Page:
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RTE denies blocking Northern Ireland viewers from watching Tokyo 2020 coverage

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Ireland's Hannah McLoughlin scores on Germany goalkeeper Julia Sonntag during a women's field hockey match at Tokyo 2020. Pic: AP Photo/John Minchillo.

Ireland's Hannah McLoughlin scores on Germany goalkeeper Julia Sonntag during a women's field hockey match at Tokyo 2020. Pic: AP Photo/John Minchillo.

AP

Ireland's Hannah McLoughlin scores on Germany goalkeeper Julia Sonntag during a women's field hockey match at Tokyo 2020. Pic: AP Photo/John Minchillo.

RTE has said it only has the rights to broadcast the Olympic Games in the Republic of Ireland after claims the Irish broadcaster was geo-blocking viewers in Northern Ireland.

BBC hold the rights to air a maximum of two live events at one time, through one television channel and a second feed provided through the red button service and online.

However, viewers wishing to watch the live events at the games on southern broadcasters have been unable from doing so.

As many athletes from this side of the border compete for Ireland, RTE often gives greater coverage than the BBC.

Sinn Fein MLA Sinead Ennis said it was “entirely unacceptable” that viewers in Northern Ireland have been blocked from viewing live sports and other programmes by southern broadcasters.

In response to a “number of inaccurate and misleading claims”, RTE said it has the rights to broadcast Tokyo 2020 in the Republic of Ireland only.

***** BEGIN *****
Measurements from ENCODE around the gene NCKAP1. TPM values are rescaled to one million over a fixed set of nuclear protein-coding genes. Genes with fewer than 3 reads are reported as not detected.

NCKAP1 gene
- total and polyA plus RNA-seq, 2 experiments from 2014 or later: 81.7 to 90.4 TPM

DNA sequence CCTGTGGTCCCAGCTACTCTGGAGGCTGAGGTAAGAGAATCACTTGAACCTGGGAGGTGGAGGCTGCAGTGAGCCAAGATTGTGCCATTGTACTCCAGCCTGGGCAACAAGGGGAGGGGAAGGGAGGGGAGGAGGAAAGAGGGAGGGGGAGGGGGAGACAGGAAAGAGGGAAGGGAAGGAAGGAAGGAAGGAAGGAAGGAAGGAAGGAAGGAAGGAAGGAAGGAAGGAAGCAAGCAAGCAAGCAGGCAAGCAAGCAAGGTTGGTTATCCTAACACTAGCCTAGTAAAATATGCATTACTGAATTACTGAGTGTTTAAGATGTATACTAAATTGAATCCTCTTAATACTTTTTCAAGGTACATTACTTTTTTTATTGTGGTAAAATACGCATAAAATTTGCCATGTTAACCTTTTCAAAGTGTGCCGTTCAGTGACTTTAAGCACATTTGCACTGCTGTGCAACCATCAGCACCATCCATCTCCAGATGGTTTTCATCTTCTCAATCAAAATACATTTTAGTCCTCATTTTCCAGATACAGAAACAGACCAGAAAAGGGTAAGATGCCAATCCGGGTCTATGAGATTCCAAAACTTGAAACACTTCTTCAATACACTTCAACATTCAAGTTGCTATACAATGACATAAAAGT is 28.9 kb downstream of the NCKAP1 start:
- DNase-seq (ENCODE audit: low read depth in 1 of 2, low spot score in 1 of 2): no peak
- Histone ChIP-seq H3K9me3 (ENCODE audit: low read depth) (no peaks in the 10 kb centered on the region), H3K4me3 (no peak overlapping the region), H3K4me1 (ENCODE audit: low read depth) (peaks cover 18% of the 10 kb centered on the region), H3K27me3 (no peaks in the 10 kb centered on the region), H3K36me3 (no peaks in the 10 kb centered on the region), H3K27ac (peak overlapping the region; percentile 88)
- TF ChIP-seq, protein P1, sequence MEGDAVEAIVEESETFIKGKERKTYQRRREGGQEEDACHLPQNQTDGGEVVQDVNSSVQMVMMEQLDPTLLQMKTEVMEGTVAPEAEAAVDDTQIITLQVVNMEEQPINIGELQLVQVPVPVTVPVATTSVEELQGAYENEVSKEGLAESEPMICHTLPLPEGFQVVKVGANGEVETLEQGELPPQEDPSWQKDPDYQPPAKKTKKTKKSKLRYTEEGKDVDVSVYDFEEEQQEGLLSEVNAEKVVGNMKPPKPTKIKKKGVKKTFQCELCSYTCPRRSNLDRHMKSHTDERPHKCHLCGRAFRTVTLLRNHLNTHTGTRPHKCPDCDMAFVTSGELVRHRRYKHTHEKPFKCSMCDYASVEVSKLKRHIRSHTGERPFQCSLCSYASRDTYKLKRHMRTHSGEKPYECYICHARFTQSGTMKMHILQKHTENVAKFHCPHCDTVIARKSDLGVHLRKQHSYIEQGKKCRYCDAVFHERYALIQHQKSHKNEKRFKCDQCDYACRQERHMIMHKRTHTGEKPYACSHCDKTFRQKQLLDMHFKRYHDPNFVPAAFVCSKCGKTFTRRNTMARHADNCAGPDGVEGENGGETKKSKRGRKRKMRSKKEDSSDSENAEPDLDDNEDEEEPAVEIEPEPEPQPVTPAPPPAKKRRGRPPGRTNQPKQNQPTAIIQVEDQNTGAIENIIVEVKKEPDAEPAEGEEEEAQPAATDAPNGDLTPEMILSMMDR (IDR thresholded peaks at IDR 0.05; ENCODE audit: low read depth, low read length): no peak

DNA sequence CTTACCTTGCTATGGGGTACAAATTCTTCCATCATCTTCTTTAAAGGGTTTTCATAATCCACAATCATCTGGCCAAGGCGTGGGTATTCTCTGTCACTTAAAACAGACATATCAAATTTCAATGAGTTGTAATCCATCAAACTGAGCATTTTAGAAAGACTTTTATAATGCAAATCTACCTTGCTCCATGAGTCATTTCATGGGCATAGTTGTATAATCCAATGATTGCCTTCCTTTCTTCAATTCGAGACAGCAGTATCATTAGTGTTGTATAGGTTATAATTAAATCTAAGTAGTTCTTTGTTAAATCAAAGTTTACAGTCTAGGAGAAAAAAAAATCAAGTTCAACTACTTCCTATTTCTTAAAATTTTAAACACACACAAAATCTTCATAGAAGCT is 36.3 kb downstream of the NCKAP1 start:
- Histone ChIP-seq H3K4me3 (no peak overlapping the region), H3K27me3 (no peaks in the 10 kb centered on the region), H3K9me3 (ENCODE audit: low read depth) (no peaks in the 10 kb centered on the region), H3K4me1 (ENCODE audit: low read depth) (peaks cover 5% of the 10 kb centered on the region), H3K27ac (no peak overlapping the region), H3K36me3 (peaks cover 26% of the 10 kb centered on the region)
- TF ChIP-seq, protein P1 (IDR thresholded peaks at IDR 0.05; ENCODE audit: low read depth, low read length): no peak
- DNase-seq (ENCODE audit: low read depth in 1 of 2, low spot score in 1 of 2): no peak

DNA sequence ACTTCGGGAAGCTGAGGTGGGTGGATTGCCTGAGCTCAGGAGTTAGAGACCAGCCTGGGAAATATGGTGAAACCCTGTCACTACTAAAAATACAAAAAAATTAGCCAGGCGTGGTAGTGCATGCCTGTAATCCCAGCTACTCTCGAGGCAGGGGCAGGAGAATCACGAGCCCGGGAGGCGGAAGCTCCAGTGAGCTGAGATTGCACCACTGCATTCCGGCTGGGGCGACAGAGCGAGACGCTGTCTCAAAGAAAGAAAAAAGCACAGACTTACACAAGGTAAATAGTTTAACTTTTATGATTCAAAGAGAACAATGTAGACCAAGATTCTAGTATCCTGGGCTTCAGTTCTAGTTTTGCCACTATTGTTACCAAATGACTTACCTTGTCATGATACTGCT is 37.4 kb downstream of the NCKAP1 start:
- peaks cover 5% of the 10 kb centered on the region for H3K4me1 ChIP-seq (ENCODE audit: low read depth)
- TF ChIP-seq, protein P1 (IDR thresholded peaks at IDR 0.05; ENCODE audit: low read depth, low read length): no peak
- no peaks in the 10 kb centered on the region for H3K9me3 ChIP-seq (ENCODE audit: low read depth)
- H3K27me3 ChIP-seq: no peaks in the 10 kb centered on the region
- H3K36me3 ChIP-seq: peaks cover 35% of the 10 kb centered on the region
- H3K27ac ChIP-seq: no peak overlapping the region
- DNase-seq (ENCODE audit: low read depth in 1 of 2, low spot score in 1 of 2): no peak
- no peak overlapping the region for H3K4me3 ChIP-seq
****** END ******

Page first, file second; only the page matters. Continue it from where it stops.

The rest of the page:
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“The International Olympics Committee (IOC), who are the rights owners for Olympics Games coverage and make all decisions about how rights are allocated across the different territories, have included Northern Ireland as part of UK broadcast territory for Olympics coverage,” the broadcaster explained.

“As such, the rights holders for Northern Ireland are BBC and Discovery (on Eurosport).

“RTE has no control over IOC decisions in this regard.”

The IOC sold the majority of UK television rights to pay-TV company Discovery.

Olympic organisers sold the European rights for the games to the US company in a £920m deal.

Discovery has now put the vast majority of its coverage behind a paywall, which can only be accessed through their Eurosport channels or on the new £6.99-a-month streaming service Discovery+.

The current deal with the BBC was announced in 2016 and Tokyo 2020 is the first Olympic Games where it has came into affect.


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